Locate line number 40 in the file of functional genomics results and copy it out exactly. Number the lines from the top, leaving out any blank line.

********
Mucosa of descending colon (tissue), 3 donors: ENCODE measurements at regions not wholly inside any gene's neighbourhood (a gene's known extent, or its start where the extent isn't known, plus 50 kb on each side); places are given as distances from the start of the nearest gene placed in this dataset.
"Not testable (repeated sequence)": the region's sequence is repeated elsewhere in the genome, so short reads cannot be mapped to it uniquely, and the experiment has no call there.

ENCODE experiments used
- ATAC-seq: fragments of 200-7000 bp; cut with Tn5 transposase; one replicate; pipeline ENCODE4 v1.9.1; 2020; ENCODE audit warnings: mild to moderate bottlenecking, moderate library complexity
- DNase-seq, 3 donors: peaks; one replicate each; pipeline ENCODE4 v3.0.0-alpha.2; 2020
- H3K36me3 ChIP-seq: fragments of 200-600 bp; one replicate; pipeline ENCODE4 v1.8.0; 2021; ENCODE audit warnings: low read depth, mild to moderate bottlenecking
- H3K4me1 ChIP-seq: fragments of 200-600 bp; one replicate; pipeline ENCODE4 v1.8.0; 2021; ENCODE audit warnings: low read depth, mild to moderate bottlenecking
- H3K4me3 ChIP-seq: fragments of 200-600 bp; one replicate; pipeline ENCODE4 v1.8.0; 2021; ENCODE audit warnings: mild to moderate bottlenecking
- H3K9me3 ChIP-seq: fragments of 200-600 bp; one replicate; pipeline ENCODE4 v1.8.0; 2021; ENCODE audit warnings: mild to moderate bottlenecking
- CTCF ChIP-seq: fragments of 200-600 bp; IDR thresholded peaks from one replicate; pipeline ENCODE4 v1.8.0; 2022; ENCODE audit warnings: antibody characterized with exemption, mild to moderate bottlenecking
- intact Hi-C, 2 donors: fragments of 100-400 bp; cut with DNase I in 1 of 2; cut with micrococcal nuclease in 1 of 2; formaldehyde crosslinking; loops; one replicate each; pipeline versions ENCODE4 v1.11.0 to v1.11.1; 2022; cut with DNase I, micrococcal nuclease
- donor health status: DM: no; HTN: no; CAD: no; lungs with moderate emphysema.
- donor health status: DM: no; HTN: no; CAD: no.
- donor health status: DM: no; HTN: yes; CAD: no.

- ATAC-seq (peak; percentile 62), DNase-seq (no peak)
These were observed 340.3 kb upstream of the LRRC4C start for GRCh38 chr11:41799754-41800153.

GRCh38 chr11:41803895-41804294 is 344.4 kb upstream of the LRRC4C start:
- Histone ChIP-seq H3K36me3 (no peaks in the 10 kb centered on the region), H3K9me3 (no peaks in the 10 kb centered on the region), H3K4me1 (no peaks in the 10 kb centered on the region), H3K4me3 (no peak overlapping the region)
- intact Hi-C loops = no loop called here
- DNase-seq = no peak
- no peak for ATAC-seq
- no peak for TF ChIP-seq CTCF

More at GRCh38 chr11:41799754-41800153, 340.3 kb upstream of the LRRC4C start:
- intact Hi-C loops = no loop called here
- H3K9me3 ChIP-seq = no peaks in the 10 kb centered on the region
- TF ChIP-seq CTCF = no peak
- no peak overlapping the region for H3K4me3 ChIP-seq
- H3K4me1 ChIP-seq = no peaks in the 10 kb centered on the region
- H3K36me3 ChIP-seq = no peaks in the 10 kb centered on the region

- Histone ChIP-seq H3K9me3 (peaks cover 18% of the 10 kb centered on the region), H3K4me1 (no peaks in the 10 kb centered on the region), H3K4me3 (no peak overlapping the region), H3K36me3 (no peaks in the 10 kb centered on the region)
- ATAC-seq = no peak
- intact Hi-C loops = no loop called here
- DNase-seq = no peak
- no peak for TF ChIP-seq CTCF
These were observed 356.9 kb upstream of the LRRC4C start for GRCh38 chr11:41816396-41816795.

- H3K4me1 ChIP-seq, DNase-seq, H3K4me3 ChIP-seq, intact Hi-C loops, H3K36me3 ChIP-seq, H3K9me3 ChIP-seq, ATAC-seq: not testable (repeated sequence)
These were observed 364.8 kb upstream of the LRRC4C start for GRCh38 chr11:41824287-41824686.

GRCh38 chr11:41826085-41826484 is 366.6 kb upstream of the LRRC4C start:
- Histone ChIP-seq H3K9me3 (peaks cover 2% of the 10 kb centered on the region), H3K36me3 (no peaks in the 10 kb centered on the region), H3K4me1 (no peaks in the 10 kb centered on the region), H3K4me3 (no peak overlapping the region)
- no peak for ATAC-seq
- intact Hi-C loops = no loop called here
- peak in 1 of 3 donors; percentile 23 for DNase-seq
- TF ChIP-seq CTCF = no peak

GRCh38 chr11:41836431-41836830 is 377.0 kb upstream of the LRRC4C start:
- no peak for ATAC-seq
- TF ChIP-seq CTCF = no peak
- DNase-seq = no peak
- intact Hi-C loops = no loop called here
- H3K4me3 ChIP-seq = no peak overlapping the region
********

- no peak for ATAC-seq